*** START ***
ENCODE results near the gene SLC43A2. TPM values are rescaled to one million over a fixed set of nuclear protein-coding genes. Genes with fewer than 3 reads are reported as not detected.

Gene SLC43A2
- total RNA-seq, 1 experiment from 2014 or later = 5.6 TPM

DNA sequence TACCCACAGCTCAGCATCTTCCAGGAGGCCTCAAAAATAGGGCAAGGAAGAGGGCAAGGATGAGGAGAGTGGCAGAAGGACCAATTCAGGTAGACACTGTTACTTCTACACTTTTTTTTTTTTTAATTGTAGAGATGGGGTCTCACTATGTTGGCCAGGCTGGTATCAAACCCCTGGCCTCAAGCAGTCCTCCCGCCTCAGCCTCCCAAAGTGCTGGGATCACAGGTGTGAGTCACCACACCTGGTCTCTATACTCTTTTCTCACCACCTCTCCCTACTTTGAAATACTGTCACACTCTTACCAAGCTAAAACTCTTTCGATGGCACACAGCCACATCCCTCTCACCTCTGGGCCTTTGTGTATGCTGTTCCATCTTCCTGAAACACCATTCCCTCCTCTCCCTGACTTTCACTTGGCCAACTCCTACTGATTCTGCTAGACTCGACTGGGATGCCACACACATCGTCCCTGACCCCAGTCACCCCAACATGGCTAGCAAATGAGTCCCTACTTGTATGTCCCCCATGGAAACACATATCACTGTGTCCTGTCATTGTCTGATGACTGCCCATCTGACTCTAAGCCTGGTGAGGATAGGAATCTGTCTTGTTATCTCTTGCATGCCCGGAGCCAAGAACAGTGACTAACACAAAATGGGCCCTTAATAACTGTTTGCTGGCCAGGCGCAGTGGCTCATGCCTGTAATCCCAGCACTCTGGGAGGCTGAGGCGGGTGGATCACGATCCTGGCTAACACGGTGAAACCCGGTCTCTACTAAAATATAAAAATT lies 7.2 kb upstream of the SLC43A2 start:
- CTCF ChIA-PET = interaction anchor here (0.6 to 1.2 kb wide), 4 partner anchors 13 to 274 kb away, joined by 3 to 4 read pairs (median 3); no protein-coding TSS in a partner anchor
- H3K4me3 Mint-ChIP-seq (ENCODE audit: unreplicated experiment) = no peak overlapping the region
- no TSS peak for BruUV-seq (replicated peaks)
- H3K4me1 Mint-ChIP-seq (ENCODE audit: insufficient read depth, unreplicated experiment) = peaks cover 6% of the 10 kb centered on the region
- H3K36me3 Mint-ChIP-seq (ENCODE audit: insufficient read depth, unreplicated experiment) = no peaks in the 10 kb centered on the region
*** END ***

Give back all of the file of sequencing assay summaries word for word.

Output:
ENCODE results near the gene SLC43A2. TPM values are rescaled to one million over a fixed set of nuclear protein-coding genes. Genes with fewer than 3 reads are reported as not detected.

Gene SLC43A2
- total RNA-seq, 1 experiment from 2014 or later = 5.6 TPM

DNA sequence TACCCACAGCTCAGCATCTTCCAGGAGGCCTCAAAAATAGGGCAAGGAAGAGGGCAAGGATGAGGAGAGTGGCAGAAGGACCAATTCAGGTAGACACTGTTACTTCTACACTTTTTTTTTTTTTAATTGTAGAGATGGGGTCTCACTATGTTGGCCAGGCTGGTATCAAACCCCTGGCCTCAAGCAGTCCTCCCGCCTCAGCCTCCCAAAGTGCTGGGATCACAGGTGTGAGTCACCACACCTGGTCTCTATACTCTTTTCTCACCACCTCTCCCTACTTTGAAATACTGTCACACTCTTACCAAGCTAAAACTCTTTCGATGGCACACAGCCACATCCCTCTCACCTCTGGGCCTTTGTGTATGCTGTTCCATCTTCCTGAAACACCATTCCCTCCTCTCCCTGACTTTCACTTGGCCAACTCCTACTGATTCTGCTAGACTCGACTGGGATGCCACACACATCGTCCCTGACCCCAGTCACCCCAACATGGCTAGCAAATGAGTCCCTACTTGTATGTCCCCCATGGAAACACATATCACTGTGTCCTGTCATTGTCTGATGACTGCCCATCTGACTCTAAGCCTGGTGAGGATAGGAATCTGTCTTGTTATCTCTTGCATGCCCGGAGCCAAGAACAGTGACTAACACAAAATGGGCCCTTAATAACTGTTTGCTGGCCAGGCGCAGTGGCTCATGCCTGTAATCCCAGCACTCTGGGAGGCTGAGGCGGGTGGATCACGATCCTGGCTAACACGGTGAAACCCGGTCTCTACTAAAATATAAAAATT lies 7.2 kb upstream of the SLC43A2 start:
- CTCF ChIA-PET = interaction anchor here (0.6 to 1.2 kb wide), 4 partner anchors 13 to 274 kb away, joined by 3 to 4 read pairs (median 3); no protein-coding TSS in a partner anchor
- H3K4me3 Mint-ChIP-seq (ENCODE audit: unreplicated experiment) = no peak overlapping the region
- no TSS peak for BruUV-seq (replicated peaks)
- H3K4me1 Mint-ChIP-seq (ENCODE audit: insufficient read depth, unreplicated experiment) = peaks cover 6% of the 10 kb centered on the region
- H3K36me3 Mint-ChIP-seq (ENCODE audit: insufficient read depth, unreplicated experiment) = no peaks in the 10 kb centered on the region